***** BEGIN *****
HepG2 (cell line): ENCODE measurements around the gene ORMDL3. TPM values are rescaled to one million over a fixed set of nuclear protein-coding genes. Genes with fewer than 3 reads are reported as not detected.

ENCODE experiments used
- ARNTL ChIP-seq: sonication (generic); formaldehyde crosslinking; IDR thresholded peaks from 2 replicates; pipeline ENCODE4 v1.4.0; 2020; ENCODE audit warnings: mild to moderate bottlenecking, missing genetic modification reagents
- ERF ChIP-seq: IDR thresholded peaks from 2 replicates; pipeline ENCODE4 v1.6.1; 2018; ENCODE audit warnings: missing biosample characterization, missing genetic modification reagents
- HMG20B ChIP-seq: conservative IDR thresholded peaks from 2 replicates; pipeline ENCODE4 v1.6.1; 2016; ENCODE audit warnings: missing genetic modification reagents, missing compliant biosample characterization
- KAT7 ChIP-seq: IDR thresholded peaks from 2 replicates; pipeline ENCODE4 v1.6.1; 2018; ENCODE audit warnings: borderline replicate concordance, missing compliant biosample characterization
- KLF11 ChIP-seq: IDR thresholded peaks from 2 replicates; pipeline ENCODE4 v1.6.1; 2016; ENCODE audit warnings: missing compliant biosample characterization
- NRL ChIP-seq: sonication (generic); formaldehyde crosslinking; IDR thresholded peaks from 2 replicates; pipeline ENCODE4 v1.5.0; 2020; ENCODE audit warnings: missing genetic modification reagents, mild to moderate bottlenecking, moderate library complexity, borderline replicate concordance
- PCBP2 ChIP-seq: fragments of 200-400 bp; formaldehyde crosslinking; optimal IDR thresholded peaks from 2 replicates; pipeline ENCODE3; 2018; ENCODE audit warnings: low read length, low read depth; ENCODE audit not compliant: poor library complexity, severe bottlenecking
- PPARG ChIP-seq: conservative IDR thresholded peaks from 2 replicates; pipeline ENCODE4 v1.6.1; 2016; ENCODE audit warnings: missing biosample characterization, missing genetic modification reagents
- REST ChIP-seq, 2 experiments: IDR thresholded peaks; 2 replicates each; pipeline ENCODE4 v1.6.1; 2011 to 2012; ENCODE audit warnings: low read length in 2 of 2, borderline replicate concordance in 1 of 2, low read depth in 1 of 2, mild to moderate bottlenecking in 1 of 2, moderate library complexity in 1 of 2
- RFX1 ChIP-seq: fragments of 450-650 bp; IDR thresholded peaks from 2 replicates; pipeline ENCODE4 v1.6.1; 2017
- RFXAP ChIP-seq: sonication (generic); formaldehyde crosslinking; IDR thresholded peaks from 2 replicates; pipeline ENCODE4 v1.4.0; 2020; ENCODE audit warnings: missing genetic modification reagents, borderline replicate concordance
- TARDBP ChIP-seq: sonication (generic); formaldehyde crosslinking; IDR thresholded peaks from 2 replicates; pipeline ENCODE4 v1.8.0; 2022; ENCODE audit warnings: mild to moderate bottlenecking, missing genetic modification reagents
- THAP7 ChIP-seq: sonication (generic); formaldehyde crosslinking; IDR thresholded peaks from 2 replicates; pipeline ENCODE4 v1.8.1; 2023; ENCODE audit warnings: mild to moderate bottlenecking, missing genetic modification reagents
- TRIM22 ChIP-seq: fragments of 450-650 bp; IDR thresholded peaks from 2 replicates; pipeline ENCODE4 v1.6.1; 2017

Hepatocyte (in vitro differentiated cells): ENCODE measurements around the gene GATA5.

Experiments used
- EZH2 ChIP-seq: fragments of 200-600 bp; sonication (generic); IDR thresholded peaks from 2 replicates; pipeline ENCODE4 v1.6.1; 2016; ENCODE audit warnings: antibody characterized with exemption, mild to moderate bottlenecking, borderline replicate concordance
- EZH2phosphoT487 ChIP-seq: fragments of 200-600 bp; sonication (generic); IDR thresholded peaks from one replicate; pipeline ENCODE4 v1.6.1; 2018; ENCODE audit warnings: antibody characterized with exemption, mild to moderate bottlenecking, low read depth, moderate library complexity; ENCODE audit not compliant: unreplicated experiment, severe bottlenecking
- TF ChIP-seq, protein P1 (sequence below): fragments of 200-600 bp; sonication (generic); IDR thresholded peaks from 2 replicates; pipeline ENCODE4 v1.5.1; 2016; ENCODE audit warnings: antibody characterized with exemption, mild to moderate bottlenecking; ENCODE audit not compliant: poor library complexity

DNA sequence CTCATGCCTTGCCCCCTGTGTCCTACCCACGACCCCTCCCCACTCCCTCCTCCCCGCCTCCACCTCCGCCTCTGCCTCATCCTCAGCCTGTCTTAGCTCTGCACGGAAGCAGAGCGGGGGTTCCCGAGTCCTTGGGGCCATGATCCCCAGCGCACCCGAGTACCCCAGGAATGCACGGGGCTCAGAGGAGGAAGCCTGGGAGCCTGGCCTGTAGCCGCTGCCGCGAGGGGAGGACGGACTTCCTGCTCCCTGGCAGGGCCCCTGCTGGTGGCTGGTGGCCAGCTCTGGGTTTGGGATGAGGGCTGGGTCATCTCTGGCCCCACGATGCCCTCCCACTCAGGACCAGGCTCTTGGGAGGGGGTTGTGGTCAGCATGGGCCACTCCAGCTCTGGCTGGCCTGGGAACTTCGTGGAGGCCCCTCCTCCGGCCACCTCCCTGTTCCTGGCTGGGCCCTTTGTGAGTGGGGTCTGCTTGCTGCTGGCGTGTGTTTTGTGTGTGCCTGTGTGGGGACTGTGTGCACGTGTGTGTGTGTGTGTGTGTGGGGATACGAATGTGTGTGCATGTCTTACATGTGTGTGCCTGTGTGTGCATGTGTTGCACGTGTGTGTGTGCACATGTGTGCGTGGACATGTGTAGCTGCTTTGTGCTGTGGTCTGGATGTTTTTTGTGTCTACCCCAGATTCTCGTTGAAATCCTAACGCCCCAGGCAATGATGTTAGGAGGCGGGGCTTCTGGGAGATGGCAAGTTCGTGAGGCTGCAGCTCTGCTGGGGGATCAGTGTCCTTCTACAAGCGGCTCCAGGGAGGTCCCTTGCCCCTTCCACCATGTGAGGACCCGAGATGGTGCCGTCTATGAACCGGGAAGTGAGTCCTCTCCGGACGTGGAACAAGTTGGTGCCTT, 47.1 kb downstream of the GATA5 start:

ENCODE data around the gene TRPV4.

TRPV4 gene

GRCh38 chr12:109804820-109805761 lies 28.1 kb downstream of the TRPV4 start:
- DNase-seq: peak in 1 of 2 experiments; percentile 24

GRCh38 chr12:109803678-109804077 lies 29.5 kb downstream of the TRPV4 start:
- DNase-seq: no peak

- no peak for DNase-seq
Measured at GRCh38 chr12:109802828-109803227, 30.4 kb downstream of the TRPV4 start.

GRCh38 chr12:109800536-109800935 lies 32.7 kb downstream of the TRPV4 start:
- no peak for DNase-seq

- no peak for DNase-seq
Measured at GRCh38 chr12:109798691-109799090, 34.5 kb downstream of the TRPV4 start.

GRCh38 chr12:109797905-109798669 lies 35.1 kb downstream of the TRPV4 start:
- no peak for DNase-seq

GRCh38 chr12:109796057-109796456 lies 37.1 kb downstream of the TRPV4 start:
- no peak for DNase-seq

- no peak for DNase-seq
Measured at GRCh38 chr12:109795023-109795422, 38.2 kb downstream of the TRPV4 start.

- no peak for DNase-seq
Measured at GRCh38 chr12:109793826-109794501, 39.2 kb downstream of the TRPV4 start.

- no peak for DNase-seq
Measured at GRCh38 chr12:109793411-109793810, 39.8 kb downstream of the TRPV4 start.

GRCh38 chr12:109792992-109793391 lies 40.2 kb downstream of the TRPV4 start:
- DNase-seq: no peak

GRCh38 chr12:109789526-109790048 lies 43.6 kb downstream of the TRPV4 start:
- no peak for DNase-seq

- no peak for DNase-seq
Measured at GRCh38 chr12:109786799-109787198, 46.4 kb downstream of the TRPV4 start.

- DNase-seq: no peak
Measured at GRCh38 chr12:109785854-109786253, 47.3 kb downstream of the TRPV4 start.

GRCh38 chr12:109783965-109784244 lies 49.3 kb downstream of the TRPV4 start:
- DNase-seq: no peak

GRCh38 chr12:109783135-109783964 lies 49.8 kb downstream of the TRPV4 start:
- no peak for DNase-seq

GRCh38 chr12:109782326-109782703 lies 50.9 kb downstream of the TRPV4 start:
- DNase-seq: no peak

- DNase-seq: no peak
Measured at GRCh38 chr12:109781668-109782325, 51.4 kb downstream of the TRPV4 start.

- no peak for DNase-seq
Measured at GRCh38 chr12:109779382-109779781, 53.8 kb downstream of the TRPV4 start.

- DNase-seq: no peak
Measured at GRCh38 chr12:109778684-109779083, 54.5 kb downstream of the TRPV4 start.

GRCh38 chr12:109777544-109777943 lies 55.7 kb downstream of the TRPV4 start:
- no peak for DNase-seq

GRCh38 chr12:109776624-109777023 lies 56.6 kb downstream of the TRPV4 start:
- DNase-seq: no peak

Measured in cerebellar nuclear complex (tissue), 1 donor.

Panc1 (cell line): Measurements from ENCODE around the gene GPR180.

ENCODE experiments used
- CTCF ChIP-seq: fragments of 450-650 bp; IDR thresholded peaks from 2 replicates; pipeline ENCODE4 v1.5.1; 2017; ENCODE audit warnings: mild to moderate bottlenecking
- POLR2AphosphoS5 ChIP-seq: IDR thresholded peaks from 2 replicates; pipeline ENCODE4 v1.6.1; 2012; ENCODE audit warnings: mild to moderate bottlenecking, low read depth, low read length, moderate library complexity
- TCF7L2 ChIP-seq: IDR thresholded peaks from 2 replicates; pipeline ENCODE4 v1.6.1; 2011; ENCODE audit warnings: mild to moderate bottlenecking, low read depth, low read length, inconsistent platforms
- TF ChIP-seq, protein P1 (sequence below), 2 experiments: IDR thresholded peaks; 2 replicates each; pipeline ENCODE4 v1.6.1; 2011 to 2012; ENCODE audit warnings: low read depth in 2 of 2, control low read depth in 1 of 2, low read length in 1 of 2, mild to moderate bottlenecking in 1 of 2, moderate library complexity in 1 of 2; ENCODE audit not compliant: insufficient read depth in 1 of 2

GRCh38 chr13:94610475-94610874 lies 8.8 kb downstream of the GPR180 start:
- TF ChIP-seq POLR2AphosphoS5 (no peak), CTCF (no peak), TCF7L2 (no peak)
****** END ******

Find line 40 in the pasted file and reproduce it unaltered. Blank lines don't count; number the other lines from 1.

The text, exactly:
Measured at GRCh38 chr12:109795023-109795422, 38.2 kb downstream of the TRPV4 start.